Lawrence Livermore National Laboratory (LLNL) researchers have improved the capabilities of two-photon lithography (TPL), a high-resolution 3D printing technique capable of producing nanoscale features smaller than one-hundredth the width of a human hair.
TPL typically requires a thin glass slide, a lens, and an immersion oil to help the laser light focus to a fine point to carry out curing and printing photoresistive materials. It can produce features smaller than the laser light spot (less than 150 nm), a scale no other printing process can match. The technique bypasses the usual diffraction limit of other method, as the photoresist material that cures and hardens to create structures (previously a trade secret) simultaneously absorbs two photons instead of one.
Previous techniques built structures from the ground up, limiting the height of objects because the distance between the glass slide and lens is usually 200 microns or less. The improved process puts the resist material directly on the lens and focuses the laser through the resist; this lets researchers print objects multiple millimeters in height. Furthermore, researchers could tune and increase the amount of X-rays the photopolymer resists could absorb, improving attenuation by more than 10 times over commonly used photoresists.
The laser light refracts as it passes through the photoresist material, so researchers had to match the refractive index of the resist material to the immersion medium of the lens in order for the laser to pass through unimpeded. Index matching opens the possibility of printing larger parts with features as small as 100 nanometers.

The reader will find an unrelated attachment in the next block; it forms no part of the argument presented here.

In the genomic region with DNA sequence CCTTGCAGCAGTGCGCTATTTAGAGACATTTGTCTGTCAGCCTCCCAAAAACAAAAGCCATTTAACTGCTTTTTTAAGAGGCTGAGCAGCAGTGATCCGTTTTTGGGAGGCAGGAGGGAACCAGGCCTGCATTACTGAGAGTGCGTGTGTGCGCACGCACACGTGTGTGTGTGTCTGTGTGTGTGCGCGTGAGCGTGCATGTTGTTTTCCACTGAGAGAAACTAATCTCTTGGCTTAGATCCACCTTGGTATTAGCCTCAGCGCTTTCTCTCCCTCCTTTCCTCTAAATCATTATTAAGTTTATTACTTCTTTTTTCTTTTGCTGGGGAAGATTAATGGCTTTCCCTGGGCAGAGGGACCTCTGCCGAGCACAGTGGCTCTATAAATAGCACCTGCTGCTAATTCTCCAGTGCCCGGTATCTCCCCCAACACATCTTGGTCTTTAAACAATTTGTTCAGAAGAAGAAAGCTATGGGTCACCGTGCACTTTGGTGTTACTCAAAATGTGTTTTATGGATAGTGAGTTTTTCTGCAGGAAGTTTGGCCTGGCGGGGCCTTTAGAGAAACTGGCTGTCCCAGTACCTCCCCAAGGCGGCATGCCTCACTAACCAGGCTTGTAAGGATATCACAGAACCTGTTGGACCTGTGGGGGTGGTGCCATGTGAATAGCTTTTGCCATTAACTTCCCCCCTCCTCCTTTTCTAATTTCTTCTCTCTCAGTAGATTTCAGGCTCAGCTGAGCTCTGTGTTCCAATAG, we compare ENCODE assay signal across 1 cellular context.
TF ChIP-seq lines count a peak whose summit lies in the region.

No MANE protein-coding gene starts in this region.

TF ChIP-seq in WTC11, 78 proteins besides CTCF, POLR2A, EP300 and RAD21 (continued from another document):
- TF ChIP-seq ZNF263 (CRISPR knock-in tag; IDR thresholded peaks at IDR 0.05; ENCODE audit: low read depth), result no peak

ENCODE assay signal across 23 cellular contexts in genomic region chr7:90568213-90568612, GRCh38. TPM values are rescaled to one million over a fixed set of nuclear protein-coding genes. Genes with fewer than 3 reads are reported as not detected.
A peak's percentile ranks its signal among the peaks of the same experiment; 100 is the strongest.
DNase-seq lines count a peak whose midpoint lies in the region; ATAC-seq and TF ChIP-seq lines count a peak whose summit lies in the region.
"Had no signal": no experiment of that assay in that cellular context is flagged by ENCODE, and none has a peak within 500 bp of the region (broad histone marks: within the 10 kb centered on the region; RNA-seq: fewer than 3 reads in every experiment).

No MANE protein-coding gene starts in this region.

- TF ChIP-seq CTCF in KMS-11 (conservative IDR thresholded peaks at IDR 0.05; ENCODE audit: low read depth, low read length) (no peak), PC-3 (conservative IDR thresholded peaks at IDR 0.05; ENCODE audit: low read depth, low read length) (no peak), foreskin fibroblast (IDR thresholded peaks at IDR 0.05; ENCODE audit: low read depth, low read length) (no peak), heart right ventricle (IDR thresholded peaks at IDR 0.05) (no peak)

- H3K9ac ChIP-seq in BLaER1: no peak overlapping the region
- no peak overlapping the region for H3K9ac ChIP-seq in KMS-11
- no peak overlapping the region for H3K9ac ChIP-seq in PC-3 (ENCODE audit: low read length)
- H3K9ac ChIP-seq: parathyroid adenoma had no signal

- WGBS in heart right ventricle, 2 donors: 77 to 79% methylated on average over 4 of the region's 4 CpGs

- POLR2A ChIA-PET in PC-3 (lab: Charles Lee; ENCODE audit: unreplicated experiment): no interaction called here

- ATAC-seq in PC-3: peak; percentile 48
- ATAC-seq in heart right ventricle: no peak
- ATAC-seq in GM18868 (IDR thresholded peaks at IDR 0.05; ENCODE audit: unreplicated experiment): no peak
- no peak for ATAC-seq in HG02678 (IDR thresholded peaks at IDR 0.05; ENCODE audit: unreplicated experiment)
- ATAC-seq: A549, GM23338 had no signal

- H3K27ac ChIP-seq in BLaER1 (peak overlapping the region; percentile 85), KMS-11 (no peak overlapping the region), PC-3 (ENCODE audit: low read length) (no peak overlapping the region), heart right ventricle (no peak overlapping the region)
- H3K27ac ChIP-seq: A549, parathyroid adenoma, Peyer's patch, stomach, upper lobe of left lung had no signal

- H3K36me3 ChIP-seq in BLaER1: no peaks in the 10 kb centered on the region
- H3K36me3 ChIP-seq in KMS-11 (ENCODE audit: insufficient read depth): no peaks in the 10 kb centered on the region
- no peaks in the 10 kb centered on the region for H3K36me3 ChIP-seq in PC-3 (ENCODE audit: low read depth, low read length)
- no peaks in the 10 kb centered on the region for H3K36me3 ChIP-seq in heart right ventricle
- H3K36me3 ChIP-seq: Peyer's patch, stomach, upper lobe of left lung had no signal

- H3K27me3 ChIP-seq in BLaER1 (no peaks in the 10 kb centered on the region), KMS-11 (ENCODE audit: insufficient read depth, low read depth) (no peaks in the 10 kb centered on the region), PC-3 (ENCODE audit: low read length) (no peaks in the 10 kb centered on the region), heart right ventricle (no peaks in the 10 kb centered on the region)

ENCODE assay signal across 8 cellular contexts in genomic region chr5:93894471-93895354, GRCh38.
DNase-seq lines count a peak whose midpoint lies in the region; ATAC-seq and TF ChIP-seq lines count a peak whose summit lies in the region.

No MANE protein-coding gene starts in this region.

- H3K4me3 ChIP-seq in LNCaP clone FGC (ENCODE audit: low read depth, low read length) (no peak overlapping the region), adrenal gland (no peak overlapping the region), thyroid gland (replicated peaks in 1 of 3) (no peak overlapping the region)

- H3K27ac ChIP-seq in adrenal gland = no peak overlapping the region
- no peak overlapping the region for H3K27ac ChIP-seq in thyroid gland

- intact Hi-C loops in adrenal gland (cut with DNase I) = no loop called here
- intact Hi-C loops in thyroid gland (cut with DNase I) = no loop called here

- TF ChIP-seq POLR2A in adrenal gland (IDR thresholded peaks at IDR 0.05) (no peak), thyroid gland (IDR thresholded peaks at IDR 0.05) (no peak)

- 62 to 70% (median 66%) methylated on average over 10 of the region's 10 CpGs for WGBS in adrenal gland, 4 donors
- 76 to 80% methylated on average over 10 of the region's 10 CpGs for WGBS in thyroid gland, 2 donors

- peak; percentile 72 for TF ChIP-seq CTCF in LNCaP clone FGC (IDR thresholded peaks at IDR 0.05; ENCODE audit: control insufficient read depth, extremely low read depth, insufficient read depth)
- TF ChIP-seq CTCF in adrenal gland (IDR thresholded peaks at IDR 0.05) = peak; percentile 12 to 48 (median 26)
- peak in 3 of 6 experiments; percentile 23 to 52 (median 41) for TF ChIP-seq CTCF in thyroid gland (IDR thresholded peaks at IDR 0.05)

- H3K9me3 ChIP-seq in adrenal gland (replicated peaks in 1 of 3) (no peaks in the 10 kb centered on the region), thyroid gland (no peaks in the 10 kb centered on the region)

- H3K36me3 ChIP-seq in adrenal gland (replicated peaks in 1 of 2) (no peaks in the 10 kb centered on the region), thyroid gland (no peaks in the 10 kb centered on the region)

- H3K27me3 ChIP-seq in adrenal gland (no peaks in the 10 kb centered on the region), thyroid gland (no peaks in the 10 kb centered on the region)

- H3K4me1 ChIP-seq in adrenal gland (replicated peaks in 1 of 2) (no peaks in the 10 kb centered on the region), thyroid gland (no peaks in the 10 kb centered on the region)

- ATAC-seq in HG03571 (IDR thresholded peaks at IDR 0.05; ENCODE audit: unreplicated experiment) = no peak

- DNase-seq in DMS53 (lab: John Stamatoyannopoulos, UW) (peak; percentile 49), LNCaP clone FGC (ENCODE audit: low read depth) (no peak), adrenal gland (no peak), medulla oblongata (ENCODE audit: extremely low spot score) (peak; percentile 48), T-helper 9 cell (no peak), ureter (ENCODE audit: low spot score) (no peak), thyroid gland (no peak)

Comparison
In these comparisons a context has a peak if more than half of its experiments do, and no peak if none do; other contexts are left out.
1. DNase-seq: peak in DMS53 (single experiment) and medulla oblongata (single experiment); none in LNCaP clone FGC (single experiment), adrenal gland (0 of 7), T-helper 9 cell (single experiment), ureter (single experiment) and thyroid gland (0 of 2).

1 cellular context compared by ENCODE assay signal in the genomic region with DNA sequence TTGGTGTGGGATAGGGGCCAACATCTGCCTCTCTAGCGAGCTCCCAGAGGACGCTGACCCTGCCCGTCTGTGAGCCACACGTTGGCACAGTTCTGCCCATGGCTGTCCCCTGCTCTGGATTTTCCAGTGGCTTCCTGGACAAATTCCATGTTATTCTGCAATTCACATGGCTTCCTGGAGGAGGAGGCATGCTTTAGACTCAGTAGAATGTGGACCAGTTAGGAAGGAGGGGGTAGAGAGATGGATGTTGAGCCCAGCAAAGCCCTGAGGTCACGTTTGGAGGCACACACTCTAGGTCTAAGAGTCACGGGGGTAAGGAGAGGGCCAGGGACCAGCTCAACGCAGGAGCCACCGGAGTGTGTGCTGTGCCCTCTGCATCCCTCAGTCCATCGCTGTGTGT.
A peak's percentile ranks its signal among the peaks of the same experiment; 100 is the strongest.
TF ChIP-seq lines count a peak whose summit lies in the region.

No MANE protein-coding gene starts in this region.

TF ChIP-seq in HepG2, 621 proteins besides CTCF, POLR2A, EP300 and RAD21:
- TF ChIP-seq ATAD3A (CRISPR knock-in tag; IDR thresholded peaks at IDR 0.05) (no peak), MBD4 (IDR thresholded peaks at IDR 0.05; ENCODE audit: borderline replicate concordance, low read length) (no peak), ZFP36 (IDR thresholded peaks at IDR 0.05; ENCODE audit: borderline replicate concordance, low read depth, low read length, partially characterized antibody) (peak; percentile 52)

“Most researchers who want to use two-photon lithography for printing functional 3D structures want parts taller than 100 microns,” says Sourabh Saha, one of the researchers. “With these index-matched resists, you can print structures as tall as you want. The only limitation is the speed. It’s a tradeoff, but now that we know how to do this, we can diagnose and improve the process.”
By tuning the material’s X-ray absorption, researchers can use X-ray-computed tomography as a diagnostic tool to see the inside of parts without cutting them open or to investigate 3D-printed objects embedded inside the body, such as stents, joint replacements or bone scaffolds. These techniques could also produce and probe the internal structure of targets for the National Ignition Facility, as well as optical and mechanical metamaterials and 3D-printed electrochemical batteries.
The only limiting factor is the time it takes to build, so researchers will next look to parallelize and speed up the process. They intend to move into even smaller features and using the technique to build real, mission-critical parts.